Another gold-standard for diagnosing dysphagia is the Fiberoptic Endoscopic Evaluation of Swallowing (FEES). This involves similar testing of foods and liquids, along with implementation of strategies to find out why the dysphagia is occurring and what can be done about it. The duration of the examination is not limited by radiation exposure; therefore, the person could be watched in a more natural environment over the course of a meal. The endoscope is very thin and usually well tolerated even without numbing the nose.
A barium swallow study/esophagram/upper GI study can best evaluate the entire esophagus. The barium is given in large volumes to fully distend and evaluate the esophageal lumen. This study can also evaluate for reflux, unlike the VFSS. A Zenker’s diverticulum can be seen on the VFSS and on an esophagram. The, barium may fills the pouch and then overflow, with food/liquid returning to the pharynx with risk for aspiration after the swallow. Achalasia is best evaluated on the barium swallow/esophagram, and it shows “bird-beak” tapering of distal esophagus, this is also described as a “rat’s tail” appearance. In esophageal strictures, liquid barium may remain above the stricture and then gradually trickles down. Strictures can sometimes be seen on a VFSS if the clinician suspects stricture or esophageal dysmotility. The clinician can scan down the esophagus after giving solid foods like cookie or bread. It is helpful to scan the esophagus on the VFSS as this is the exam that can test a full array of solids. The barium swallow/esophagram typically only tests barium liquids and a barium tablet.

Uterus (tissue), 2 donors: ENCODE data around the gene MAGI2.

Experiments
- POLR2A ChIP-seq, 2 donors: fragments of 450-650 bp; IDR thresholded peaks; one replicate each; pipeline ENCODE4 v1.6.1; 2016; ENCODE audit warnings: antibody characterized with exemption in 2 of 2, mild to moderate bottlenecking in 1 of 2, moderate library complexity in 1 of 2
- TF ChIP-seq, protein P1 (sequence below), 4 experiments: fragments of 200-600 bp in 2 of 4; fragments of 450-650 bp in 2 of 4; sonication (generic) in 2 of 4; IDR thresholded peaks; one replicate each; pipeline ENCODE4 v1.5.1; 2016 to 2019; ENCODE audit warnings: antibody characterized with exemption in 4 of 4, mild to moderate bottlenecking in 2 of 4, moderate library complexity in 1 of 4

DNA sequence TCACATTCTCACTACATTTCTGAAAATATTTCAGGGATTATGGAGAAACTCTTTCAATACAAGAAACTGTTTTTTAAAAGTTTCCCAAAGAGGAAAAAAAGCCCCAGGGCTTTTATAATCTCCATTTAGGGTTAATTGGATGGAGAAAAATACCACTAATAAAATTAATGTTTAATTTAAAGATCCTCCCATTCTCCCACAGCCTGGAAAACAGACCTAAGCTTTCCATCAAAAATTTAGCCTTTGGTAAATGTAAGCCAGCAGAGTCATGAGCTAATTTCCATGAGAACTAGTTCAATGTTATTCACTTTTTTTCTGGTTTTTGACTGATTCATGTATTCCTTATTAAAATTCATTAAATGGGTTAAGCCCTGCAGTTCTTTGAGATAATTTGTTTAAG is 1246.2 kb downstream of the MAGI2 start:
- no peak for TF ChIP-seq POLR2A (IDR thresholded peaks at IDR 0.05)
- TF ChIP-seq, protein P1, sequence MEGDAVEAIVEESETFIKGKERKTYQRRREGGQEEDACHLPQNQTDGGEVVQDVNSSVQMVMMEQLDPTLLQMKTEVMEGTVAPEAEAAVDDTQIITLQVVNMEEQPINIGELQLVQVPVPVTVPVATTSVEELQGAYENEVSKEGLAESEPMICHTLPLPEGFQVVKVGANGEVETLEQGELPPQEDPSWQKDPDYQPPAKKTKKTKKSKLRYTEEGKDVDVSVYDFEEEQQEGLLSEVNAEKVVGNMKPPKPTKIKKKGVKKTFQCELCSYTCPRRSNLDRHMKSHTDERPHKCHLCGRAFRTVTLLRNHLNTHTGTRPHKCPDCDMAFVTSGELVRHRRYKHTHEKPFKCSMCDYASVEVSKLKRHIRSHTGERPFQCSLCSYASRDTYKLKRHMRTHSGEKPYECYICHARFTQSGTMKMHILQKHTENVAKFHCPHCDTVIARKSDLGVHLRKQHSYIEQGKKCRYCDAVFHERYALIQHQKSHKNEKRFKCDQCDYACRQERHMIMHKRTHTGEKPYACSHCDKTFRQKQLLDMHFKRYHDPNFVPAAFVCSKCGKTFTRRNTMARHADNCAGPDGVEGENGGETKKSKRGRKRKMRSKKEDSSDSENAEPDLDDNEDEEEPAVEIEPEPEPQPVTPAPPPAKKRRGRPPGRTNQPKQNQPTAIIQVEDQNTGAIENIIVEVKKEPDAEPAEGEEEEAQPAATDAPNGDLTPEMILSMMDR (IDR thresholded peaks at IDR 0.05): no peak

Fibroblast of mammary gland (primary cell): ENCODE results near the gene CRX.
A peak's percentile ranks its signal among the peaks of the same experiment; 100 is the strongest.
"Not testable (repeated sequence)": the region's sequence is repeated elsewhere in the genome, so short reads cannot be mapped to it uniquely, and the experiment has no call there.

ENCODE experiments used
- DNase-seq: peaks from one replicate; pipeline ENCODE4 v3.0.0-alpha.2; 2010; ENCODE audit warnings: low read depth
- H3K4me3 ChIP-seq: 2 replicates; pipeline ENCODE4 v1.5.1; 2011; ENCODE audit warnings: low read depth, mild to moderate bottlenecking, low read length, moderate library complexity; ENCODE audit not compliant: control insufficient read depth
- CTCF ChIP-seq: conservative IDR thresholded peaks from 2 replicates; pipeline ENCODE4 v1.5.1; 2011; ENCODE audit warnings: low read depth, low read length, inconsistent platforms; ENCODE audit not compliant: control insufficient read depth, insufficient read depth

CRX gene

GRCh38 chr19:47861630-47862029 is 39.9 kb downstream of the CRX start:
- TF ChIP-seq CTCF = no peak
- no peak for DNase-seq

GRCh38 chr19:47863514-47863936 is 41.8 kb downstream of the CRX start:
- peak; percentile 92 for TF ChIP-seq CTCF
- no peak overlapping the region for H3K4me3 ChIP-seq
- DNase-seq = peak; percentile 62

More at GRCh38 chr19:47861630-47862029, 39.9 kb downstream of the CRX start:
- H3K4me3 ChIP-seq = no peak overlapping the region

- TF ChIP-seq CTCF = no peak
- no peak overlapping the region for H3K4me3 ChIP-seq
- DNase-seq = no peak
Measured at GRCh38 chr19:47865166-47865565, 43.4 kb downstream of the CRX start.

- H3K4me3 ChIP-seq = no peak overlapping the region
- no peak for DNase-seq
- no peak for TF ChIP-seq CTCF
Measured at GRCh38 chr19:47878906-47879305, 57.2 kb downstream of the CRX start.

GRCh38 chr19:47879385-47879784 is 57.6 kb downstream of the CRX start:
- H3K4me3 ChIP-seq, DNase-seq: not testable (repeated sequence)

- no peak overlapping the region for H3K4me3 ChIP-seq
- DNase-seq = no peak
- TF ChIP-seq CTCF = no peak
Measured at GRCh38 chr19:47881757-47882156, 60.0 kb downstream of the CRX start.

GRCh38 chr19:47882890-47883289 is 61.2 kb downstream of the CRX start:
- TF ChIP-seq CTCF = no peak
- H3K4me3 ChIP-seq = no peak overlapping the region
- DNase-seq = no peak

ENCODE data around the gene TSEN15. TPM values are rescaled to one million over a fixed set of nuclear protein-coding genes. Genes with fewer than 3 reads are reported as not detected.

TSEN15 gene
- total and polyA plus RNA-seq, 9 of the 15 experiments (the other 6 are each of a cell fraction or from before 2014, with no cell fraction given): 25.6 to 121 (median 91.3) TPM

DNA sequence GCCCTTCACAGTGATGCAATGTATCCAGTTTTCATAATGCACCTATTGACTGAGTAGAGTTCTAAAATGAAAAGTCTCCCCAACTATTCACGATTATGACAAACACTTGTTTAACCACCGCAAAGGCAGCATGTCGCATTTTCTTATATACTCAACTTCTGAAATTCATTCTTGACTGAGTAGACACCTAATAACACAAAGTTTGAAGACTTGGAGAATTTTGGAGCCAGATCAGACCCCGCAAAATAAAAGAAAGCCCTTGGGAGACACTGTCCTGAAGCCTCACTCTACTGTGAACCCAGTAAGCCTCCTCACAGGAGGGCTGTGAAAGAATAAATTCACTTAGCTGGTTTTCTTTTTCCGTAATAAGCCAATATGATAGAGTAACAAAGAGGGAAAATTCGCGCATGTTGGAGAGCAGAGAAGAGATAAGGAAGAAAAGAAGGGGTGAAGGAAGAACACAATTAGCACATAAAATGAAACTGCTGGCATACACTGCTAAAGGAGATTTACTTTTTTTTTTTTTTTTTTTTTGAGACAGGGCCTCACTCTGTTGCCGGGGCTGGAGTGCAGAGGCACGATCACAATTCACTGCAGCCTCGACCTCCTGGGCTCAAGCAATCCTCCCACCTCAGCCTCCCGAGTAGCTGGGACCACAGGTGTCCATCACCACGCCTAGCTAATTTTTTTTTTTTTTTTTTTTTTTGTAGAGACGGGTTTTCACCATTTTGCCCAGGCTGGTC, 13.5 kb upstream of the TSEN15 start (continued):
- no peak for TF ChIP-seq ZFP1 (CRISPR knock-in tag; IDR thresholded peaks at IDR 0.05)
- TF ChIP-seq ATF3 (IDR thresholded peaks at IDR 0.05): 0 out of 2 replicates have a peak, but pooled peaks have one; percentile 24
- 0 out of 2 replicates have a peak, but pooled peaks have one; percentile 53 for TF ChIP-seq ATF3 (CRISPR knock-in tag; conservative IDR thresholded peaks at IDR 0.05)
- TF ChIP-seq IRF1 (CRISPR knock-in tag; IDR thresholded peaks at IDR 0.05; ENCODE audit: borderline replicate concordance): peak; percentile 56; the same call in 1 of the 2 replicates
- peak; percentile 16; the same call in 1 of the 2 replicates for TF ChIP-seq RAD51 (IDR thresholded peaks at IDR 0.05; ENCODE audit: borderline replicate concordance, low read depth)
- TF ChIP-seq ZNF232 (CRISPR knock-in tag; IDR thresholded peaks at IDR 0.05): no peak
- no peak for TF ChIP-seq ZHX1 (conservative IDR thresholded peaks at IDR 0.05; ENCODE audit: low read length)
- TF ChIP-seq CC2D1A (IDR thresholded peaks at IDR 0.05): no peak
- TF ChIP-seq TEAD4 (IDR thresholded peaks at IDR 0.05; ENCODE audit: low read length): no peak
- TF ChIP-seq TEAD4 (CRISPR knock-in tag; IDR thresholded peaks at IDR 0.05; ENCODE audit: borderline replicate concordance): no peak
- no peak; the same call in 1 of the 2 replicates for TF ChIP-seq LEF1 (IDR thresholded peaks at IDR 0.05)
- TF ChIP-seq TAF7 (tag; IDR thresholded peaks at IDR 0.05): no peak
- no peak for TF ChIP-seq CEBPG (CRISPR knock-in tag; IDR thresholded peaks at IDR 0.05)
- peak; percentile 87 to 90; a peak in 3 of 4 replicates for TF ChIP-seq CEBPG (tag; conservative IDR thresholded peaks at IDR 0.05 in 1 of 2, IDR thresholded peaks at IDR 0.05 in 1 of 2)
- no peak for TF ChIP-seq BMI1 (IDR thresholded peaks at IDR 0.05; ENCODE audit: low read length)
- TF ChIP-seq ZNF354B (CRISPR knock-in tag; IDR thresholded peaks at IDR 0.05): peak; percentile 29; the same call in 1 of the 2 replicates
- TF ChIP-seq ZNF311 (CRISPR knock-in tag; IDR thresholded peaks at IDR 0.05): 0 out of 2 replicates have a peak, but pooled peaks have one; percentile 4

* Esophagoscopy and laryngoscopy can give direct view of lumens.
* Chest radiograph may show air-fluid level in mediastinum. Pott’s disease and calcified aneurysms of aorta can be easily diagnosed.
* Esophageal motility study is useful in cases of achalasia and diffuse esophageal spasms.
* Exfoliative cytology can be performed on esophageal lavage obtained by esophagoscopy. It can detect malignant cells in early stage.